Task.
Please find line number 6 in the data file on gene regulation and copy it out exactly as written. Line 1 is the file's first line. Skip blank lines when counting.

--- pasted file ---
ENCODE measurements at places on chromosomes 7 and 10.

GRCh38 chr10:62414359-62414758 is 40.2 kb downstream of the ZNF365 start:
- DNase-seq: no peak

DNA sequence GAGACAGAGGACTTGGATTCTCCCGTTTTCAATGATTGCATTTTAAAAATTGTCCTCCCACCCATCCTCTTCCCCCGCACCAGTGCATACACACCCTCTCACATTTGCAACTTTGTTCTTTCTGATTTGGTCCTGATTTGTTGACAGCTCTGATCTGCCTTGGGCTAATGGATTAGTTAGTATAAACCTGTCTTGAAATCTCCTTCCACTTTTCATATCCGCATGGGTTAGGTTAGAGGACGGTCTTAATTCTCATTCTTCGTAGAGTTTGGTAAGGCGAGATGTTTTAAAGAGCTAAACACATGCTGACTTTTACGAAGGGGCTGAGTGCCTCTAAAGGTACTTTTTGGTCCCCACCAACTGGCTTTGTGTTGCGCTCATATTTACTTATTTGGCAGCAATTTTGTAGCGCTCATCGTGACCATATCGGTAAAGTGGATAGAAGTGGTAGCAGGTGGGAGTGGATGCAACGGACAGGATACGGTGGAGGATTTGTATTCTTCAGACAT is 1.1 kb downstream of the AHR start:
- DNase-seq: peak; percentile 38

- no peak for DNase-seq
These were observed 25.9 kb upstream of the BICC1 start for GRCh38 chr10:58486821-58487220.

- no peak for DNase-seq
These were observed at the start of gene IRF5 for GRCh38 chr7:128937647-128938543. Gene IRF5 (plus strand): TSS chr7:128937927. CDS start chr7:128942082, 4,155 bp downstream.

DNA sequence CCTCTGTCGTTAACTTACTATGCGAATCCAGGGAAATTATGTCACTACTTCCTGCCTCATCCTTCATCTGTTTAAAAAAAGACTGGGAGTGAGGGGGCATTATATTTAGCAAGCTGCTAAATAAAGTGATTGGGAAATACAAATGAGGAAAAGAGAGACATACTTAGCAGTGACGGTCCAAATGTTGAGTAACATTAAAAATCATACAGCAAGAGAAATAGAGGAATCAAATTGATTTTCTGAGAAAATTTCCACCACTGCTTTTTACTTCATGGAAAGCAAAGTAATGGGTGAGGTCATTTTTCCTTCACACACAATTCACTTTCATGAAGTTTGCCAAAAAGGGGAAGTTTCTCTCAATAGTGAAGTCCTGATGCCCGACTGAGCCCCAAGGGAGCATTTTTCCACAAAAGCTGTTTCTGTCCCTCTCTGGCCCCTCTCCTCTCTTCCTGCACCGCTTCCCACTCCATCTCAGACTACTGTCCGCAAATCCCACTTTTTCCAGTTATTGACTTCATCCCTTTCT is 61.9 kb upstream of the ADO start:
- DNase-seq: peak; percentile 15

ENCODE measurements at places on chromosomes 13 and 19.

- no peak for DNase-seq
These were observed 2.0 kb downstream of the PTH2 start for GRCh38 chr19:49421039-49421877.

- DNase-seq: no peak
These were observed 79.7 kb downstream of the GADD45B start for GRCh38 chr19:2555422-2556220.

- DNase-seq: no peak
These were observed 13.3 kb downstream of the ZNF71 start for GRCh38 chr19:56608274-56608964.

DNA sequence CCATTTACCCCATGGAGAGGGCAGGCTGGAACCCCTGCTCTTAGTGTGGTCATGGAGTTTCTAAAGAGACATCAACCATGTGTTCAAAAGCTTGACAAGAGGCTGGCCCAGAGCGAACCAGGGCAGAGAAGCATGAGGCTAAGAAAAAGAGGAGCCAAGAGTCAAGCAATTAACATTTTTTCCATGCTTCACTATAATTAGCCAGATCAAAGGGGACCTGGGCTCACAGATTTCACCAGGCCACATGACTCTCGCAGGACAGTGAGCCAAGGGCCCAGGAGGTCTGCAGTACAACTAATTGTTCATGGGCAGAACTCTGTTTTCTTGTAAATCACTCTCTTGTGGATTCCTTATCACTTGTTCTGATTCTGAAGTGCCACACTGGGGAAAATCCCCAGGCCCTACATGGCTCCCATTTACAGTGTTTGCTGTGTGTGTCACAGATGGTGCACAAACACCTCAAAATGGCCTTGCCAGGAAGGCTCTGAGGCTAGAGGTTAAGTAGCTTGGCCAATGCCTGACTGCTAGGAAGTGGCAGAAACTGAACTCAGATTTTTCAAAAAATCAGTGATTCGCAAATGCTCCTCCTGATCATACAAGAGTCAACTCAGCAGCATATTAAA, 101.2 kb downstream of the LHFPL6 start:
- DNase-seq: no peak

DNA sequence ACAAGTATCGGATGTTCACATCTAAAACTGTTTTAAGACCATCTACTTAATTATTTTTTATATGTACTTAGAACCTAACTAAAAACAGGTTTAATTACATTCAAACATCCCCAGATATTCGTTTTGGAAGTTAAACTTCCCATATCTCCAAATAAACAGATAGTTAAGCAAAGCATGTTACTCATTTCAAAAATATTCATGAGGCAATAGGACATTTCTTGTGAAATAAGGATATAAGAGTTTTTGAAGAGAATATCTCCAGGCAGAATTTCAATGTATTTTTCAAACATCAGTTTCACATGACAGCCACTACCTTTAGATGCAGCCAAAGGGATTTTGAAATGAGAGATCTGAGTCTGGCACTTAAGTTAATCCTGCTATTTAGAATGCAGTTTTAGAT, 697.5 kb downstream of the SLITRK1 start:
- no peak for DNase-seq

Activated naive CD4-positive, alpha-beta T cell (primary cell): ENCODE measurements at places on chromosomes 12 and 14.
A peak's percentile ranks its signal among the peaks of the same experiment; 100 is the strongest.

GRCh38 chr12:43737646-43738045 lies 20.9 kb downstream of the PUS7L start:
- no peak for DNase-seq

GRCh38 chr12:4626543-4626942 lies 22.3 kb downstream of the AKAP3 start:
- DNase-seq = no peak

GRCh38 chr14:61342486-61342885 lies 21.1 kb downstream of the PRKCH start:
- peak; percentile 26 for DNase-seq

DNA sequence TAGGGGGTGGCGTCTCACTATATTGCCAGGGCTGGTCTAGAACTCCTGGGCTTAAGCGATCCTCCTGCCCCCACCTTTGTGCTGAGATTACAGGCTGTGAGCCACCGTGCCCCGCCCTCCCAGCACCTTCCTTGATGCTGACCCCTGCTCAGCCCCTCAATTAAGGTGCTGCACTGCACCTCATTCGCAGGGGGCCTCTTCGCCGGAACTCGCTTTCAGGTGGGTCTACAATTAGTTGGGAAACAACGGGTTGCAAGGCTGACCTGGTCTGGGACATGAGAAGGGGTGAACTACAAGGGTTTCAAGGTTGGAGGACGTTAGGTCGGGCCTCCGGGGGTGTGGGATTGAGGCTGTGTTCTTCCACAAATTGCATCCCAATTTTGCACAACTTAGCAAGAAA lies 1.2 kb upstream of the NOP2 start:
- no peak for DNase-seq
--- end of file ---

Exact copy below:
- no peak for DNase-seq